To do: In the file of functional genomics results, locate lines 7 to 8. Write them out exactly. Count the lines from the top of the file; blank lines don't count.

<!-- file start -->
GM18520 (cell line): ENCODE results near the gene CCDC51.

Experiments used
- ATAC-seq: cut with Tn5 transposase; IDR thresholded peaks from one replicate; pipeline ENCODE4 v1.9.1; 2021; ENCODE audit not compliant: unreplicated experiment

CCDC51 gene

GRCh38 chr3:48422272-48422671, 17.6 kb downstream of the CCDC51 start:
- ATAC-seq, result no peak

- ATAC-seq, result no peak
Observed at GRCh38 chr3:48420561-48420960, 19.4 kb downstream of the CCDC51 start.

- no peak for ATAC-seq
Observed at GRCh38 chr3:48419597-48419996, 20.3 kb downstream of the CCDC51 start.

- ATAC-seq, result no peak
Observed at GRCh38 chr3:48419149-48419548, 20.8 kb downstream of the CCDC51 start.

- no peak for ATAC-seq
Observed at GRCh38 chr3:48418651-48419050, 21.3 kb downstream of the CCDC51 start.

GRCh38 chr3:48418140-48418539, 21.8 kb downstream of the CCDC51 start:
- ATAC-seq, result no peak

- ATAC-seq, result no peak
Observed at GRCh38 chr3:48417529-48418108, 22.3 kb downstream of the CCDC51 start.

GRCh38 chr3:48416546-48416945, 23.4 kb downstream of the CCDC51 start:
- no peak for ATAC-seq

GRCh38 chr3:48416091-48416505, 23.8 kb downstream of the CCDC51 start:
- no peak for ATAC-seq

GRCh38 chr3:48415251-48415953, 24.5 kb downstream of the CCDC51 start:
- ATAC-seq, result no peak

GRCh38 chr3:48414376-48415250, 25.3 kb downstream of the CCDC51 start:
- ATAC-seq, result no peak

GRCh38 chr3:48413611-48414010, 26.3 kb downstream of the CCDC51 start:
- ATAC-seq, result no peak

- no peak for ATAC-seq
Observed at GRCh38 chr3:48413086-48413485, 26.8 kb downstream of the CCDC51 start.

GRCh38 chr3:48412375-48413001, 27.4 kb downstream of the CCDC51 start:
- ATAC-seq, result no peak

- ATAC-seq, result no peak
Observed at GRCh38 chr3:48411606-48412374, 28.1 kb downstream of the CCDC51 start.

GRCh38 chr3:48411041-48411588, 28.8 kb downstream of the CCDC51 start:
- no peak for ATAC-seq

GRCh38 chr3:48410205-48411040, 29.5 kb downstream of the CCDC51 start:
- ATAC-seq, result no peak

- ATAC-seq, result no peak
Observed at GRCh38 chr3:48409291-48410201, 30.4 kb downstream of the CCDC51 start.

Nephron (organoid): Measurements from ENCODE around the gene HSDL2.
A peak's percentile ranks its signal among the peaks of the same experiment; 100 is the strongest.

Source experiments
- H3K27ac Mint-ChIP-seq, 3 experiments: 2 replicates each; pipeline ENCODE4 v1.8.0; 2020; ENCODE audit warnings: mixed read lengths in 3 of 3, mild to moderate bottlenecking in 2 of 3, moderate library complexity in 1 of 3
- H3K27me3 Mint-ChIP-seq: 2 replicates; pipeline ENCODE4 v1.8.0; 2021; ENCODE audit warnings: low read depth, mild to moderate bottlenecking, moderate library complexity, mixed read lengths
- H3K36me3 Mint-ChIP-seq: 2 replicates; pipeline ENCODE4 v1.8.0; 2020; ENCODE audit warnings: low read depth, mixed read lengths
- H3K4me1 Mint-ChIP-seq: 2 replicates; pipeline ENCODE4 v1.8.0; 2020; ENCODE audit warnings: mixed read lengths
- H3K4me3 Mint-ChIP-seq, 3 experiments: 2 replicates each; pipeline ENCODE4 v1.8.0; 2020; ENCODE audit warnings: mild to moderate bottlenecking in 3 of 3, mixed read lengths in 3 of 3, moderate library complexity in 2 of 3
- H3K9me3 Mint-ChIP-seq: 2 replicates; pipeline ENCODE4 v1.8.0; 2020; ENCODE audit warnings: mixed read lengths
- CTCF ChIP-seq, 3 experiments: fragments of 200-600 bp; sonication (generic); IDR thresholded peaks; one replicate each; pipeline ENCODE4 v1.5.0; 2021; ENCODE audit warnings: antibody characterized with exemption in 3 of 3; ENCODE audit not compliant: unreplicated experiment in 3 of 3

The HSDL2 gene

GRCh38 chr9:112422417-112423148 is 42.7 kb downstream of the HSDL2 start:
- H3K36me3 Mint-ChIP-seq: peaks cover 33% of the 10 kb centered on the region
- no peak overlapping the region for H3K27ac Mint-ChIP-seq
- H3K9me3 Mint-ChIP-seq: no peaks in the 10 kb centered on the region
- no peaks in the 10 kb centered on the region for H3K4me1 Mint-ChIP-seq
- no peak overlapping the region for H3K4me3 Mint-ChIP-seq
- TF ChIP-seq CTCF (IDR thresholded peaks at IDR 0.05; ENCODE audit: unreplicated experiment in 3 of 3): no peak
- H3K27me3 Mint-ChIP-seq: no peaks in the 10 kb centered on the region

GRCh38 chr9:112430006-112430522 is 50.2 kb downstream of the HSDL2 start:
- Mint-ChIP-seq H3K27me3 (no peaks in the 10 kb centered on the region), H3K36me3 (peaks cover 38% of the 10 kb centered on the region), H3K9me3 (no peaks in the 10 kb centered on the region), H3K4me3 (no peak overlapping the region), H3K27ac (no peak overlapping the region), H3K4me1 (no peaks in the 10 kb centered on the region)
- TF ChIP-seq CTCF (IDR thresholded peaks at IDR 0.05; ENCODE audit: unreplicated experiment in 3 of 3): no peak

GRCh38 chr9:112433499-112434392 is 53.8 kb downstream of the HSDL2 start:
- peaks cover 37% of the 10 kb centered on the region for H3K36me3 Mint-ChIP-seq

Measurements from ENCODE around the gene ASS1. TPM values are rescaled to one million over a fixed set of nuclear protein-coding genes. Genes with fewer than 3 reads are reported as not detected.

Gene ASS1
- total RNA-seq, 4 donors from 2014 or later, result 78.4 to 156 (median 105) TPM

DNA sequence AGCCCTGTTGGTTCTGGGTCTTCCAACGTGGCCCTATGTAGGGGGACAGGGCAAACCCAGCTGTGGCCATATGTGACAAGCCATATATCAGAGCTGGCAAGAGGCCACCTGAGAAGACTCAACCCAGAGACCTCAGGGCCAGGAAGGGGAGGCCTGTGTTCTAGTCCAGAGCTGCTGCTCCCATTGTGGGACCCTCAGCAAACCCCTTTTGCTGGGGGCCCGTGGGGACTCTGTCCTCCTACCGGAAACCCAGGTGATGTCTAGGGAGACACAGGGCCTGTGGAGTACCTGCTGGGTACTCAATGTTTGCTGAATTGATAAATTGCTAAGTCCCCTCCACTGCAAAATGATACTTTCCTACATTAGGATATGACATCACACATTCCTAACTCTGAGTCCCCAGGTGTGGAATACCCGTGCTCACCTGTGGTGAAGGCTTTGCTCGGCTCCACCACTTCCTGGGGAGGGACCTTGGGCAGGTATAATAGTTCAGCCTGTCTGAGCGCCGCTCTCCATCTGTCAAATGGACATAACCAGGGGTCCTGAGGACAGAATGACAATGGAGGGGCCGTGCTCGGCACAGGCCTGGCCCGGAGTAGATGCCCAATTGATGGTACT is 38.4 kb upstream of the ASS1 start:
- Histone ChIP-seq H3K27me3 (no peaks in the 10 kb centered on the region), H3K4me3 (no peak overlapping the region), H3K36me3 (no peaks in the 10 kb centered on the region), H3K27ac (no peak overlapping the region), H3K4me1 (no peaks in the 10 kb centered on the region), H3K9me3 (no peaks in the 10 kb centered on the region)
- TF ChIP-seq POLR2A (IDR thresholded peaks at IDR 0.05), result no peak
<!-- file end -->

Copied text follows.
- ATAC-seq, result no peak
Observed at GRCh38 chr3:48420561-48420960, 19.4 kb downstream of the CCDC51 start.